Staff Favorites: Bailey Harberg Placzek
In 2019, we’re taking you behind the scenes with staff interviews about their favorite artwork in the Museum’s collection. Our first interview features Bailey Harberg Placzek and her work of choice: PH-963. Placzek, associate curator and catalogue raisonné research and project manager, has been at CSM since the beginning. She started as a curatorial research intern in 2011.
Kristin Kirsch Feldkamp: Tell us a little bit about what you do at the Clyfford Still Museum.
Bailey Harberg Placzek: I split my time between exhibition creation, prep, installation, and—in preparation for the catalogue raisonné project that we just kicked off—artwork research, which also includes works by Clyfford Still that aren’t in Denver’s collection.
KF: We’re curious about your favorite Clyfford Still painting. Can you share something about it with us?
BP: I have a few, but the one that immediately pops into my head is PH-963 from 1957. The colors really speak to me. I’m drawn to the contrast of the iridescent blue with maroons and purples and earth tones. The more you look at it, the more the depth and space seem to push and pull in and out—so it appears to simultaneously be both two-dimensional and three-dimensional. I have a background in fine arts and when I start to think about making this painting, I really can’t wrap my head around how he did it: the layering, the textures, what he put down first versus what he put down second. It just shows such a mastery of the media that blows me away. And that yellow always just feels so visceral; like a dagger to my stomach. How does an artist create something that makes someone feel like that?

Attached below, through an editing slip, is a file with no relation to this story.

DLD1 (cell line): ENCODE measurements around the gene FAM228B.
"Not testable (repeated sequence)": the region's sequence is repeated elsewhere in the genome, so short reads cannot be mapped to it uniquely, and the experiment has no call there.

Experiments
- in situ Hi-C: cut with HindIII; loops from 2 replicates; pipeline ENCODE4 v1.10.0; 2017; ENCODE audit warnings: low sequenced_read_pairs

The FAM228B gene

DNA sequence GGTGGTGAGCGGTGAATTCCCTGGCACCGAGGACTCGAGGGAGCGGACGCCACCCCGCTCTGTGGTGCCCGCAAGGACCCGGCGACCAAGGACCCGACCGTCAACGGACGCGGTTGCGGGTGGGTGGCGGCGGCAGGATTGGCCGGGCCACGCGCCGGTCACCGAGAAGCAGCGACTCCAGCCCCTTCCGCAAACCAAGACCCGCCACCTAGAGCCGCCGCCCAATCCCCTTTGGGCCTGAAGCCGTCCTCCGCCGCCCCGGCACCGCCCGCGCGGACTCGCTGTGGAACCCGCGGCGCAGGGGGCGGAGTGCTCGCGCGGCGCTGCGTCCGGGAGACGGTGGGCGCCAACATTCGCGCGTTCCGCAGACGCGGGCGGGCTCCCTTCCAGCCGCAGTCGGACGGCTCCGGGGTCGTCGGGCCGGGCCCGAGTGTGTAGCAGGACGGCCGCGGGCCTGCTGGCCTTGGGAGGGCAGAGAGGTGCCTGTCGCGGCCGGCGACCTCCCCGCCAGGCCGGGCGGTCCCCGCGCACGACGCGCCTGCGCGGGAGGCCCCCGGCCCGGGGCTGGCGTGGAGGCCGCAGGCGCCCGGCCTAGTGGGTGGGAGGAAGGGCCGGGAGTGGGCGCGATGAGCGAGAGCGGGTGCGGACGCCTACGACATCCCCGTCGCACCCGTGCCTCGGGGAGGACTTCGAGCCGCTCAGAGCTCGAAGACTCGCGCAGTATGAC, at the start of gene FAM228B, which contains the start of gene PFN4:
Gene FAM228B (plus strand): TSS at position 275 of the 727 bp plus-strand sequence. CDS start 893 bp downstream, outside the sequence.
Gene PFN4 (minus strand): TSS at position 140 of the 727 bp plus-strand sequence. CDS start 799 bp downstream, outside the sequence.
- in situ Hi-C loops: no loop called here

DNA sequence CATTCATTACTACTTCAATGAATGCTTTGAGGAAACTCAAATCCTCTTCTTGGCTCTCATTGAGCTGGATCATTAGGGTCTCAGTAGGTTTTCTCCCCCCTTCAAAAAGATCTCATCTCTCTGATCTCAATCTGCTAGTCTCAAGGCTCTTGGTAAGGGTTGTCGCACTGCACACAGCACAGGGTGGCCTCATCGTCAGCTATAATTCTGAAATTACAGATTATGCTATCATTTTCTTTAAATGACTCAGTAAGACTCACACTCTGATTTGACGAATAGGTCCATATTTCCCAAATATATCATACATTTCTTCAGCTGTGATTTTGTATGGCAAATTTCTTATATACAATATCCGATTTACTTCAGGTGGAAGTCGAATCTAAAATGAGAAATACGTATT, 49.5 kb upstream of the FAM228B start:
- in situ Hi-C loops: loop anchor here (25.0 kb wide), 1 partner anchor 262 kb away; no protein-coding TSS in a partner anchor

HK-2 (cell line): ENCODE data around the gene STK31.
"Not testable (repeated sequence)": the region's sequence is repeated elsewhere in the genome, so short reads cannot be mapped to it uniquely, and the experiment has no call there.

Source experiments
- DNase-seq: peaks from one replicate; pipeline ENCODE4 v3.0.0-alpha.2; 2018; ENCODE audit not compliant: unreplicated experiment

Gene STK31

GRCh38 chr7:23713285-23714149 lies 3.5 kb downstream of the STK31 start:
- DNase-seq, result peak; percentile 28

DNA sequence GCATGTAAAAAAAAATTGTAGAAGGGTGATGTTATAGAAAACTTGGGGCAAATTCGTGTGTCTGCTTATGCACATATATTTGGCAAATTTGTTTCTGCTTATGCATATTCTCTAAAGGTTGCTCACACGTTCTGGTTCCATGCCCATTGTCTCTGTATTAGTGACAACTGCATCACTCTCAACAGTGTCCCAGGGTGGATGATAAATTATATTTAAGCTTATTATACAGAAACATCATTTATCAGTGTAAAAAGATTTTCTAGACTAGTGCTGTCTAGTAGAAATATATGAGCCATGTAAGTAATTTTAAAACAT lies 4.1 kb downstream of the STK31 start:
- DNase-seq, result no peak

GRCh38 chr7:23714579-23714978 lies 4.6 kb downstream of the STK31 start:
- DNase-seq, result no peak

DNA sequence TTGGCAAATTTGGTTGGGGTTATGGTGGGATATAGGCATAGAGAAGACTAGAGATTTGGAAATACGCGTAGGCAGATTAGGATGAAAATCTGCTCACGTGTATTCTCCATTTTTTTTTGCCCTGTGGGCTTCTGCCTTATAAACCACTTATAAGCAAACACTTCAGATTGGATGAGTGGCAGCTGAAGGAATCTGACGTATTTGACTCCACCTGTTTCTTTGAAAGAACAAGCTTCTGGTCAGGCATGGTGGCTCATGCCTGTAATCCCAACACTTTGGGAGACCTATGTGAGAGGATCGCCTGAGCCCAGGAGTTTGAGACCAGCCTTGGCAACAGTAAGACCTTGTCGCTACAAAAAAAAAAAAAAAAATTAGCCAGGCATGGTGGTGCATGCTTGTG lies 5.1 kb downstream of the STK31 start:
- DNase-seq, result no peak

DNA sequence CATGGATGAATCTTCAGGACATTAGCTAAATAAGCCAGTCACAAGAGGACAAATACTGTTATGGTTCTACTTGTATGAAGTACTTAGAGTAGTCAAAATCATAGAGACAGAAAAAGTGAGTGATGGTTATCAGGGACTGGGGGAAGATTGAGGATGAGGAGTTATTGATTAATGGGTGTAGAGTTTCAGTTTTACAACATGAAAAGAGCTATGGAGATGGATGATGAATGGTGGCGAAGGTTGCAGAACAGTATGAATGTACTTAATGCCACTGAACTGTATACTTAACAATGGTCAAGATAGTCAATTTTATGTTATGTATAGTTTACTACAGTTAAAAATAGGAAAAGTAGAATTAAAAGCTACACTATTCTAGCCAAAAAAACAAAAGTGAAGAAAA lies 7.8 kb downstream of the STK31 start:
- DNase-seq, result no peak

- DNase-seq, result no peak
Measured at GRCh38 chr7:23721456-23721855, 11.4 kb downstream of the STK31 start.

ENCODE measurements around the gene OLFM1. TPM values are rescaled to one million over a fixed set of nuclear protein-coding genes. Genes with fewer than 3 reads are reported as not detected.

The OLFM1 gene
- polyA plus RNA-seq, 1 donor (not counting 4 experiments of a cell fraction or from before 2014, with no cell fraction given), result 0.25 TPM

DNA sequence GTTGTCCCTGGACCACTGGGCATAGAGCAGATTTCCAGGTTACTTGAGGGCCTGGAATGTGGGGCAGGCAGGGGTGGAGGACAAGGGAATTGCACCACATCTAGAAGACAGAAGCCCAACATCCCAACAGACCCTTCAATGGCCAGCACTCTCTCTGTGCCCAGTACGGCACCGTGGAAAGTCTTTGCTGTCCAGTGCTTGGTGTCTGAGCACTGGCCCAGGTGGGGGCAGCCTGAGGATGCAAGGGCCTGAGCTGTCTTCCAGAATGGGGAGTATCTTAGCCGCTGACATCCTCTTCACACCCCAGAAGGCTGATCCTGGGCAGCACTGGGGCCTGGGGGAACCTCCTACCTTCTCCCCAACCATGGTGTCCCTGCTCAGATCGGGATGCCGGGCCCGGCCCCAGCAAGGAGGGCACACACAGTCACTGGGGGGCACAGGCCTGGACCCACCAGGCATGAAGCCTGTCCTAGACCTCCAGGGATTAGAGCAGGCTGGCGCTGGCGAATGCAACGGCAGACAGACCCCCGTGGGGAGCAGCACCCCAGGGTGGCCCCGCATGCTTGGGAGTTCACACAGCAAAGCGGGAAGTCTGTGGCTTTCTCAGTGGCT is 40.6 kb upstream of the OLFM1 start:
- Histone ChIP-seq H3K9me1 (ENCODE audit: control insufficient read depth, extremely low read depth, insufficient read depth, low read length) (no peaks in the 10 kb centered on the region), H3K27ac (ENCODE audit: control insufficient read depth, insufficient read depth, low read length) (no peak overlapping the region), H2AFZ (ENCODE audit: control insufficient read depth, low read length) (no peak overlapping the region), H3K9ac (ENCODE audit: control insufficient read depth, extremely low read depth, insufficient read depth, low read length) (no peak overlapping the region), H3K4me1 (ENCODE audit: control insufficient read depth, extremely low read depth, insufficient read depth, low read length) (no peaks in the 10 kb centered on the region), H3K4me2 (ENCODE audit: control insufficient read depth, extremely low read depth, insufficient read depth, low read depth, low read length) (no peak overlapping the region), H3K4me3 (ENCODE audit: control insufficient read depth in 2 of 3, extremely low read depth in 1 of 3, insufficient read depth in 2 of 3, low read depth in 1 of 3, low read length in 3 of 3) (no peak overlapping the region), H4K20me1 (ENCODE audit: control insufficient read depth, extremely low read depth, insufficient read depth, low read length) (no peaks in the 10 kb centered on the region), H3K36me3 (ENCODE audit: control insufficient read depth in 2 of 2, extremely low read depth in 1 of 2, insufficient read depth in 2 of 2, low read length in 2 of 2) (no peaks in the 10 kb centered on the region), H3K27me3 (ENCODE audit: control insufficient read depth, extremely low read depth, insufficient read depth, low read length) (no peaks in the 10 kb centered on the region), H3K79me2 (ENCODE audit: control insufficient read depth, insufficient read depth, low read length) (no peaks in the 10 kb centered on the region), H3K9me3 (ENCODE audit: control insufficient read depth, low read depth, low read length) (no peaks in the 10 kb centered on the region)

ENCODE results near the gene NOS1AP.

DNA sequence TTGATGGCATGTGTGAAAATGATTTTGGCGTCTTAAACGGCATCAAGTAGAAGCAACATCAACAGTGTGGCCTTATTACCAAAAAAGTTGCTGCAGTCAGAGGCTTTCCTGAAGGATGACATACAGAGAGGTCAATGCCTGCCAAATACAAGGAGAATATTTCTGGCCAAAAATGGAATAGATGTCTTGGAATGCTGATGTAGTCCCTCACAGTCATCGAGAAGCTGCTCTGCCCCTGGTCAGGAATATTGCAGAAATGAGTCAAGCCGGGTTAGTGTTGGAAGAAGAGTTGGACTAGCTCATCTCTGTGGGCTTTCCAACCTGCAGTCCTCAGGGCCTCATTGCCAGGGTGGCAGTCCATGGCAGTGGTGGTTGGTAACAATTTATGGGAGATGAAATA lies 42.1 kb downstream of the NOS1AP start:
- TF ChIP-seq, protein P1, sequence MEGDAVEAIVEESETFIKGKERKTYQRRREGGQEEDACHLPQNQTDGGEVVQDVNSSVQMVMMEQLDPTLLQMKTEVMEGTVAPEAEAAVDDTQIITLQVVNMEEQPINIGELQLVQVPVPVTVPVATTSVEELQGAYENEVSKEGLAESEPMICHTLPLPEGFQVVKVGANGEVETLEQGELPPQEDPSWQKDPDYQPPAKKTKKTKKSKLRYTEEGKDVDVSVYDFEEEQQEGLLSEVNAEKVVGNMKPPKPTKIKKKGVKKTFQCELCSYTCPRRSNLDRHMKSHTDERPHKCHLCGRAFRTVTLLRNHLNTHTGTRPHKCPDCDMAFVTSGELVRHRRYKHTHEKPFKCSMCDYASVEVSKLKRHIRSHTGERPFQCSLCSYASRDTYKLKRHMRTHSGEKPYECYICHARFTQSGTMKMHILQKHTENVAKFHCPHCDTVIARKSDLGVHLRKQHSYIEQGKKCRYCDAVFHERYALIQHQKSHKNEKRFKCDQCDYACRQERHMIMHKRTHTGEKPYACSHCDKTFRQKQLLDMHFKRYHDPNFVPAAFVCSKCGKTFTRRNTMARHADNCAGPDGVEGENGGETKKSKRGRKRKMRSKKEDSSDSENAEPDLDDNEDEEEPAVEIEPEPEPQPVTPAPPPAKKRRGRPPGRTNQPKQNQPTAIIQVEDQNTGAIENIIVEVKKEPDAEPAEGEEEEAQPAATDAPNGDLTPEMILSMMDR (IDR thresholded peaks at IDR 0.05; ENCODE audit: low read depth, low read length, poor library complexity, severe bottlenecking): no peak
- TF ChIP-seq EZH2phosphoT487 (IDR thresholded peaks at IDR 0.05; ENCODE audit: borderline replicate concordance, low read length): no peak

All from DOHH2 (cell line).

KF: That one has been up a lot.
BP: Yes. We show it a lot. There’s also a replica of it—PH-222 (1955–56). They’re not exactly alike but they are definitely informed by one another. PH-222 is at the Menil in Houston, and it was made before PH-963. We also came across an archival sketch [of PH-222]; we’re not sure if that was a preliminary sketch or just an inventory sketch after the fact, but it’s still interesting evidence of his process.
KF: What else makes PH-963 stand out for you?
BP: It has a different feel to me than a lot of his others. It’s contemplative. I can’t help but think of it as a dark, wet cave that you could just climb into. It’s more silent than a lot of his other works from this time, which to me seem so much more energetic.
KF: I see how it could exemplify a drawing inward, a closing in instead of an expanding out. Is there anything else you’d like to share about this painting?
BP: I always think it’s revealing to check if an artwork was in his Met 1979 retrospective because he curated that show a year before he passed away. It was, to him, this huge, final statement to the world about his life and career. Each selection represented something he wanted to tell or show the viewer. This painting was in that show.